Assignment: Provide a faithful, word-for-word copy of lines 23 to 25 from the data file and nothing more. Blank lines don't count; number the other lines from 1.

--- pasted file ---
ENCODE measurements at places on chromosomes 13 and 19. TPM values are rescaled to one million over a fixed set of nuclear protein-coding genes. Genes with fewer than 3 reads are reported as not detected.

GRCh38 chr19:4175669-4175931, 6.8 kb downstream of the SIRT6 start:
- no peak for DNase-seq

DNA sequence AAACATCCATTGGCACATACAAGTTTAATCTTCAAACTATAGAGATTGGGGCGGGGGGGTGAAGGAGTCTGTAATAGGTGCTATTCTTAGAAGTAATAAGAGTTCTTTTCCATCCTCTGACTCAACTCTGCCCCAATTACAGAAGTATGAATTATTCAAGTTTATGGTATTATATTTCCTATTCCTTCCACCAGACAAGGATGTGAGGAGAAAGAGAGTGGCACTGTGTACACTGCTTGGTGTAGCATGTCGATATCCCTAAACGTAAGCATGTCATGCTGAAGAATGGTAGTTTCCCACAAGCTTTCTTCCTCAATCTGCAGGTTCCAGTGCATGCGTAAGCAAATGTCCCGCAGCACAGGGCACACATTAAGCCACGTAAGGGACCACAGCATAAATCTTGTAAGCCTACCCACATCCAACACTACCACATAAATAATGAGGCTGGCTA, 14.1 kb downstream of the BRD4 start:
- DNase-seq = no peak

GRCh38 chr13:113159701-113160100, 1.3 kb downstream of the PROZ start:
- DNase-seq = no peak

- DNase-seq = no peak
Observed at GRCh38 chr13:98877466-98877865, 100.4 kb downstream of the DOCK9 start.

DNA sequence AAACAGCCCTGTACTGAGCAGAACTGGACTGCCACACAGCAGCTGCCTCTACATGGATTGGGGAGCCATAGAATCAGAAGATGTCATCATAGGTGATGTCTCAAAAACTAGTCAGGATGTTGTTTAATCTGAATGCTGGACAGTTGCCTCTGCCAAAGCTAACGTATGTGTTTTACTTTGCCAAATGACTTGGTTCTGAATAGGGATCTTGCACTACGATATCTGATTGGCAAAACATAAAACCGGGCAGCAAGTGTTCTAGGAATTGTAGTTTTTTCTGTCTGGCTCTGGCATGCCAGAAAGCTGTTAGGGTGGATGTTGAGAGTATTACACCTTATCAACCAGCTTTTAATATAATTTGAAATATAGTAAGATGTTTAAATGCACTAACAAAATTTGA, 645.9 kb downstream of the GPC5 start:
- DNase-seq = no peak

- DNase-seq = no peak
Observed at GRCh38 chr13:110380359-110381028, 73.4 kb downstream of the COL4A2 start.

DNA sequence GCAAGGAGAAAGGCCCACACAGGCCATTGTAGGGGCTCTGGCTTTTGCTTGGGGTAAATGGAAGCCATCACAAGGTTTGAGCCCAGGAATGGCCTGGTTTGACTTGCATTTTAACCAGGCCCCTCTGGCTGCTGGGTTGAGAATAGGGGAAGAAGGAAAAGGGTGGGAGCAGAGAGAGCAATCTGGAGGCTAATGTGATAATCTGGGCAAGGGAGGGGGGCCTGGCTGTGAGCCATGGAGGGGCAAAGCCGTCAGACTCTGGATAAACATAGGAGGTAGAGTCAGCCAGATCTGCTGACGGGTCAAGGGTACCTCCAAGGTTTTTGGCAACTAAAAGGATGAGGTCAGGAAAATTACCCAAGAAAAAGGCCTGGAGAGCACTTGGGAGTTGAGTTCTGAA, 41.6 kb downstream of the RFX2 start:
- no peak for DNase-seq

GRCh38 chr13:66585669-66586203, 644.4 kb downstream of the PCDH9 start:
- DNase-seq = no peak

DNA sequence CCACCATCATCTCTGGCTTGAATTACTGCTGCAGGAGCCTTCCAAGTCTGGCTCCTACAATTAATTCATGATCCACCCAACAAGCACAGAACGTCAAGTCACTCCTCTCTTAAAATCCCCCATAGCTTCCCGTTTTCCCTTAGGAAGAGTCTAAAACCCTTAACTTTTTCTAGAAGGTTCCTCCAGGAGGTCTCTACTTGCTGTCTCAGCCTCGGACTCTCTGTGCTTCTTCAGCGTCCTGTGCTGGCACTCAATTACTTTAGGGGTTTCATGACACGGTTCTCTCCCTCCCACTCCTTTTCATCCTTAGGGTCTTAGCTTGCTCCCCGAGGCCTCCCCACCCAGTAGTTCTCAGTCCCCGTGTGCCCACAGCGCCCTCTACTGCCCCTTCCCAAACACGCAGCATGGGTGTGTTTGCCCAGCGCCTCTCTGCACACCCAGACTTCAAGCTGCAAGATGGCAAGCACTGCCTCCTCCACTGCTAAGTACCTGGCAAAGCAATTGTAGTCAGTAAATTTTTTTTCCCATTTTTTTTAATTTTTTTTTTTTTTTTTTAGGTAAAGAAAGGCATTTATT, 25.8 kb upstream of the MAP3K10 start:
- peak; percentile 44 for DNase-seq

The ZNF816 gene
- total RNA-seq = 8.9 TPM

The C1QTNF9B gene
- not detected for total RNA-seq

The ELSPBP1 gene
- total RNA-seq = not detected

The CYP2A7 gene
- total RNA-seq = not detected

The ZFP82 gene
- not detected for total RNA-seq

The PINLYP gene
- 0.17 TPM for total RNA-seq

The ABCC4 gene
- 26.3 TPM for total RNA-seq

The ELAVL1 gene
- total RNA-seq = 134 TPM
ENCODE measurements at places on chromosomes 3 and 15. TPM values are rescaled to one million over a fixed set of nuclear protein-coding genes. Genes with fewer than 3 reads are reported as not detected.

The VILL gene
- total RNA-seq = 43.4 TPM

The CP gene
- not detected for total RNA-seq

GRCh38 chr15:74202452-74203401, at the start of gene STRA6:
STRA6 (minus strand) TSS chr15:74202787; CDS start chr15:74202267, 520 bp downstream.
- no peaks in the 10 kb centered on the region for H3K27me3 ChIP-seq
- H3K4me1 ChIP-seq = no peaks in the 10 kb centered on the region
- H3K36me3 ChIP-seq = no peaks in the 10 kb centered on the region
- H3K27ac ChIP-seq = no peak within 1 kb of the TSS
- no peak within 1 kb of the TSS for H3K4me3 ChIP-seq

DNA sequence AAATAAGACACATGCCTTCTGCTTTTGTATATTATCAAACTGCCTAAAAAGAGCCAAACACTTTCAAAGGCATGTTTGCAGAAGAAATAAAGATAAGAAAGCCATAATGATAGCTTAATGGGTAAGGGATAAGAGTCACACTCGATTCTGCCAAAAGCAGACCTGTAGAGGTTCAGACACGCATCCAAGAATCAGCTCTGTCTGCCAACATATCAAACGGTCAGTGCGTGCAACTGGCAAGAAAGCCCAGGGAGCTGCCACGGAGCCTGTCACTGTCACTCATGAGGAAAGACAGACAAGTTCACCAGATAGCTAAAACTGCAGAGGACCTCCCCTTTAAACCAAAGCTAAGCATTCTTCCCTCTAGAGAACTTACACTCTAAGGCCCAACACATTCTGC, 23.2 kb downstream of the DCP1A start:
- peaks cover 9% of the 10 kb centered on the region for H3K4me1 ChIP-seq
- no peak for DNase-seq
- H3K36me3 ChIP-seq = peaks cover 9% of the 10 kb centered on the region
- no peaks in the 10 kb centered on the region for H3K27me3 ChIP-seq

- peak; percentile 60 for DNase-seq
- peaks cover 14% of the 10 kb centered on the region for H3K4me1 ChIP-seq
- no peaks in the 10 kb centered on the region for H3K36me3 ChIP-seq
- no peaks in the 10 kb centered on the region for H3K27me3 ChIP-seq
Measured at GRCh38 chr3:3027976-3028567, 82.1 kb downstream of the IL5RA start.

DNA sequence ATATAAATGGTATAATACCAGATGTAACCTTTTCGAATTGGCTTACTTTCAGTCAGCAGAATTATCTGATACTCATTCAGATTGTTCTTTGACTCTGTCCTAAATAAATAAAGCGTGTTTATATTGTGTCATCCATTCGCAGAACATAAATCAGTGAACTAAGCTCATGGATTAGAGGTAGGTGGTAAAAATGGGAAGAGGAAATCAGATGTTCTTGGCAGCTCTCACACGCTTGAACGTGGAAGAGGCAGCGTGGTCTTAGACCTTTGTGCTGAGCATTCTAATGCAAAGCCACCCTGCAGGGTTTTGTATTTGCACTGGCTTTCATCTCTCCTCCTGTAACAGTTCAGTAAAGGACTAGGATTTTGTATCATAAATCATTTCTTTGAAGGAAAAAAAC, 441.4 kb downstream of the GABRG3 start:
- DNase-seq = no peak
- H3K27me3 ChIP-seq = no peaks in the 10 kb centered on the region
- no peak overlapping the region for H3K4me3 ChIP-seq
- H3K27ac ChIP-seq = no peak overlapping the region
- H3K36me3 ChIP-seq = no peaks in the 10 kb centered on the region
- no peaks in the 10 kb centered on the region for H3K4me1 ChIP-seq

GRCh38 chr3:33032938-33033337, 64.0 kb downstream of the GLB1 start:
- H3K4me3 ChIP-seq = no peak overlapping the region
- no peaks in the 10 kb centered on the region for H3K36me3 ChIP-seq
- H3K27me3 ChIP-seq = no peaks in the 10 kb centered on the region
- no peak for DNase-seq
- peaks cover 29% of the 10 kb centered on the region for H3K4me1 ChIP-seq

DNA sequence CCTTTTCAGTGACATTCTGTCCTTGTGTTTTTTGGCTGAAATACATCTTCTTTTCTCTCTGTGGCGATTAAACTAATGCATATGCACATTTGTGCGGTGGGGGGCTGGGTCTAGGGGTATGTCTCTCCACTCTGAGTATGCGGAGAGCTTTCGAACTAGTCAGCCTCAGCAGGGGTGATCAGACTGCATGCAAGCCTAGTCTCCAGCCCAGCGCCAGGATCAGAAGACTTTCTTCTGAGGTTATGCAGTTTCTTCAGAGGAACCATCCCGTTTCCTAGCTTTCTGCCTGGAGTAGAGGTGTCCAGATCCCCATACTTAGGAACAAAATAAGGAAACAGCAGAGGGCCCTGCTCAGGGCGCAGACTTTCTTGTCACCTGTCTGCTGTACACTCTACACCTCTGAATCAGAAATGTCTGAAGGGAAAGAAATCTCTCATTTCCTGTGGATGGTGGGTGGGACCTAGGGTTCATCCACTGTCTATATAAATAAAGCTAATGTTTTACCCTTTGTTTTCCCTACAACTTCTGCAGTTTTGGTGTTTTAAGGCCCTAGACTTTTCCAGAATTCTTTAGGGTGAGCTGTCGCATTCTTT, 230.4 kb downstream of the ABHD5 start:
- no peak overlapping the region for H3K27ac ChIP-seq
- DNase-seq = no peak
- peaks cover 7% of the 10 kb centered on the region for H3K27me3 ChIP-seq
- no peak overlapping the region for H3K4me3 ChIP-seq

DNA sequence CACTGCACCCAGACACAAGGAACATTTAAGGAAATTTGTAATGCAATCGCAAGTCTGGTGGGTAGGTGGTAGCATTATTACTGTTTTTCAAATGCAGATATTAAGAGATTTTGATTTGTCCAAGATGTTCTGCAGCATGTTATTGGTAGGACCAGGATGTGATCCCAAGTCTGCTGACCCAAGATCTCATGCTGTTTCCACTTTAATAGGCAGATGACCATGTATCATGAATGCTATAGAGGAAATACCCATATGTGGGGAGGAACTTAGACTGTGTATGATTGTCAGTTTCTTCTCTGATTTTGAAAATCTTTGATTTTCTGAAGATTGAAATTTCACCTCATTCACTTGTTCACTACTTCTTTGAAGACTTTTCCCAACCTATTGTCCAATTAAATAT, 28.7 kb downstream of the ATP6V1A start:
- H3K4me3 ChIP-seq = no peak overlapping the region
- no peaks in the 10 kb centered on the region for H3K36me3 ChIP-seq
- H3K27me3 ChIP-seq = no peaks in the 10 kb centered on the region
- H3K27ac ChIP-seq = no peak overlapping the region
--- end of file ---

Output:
- not detected for total RNA-seq

The ELSPBP1 gene
- total RNA-seq = not detected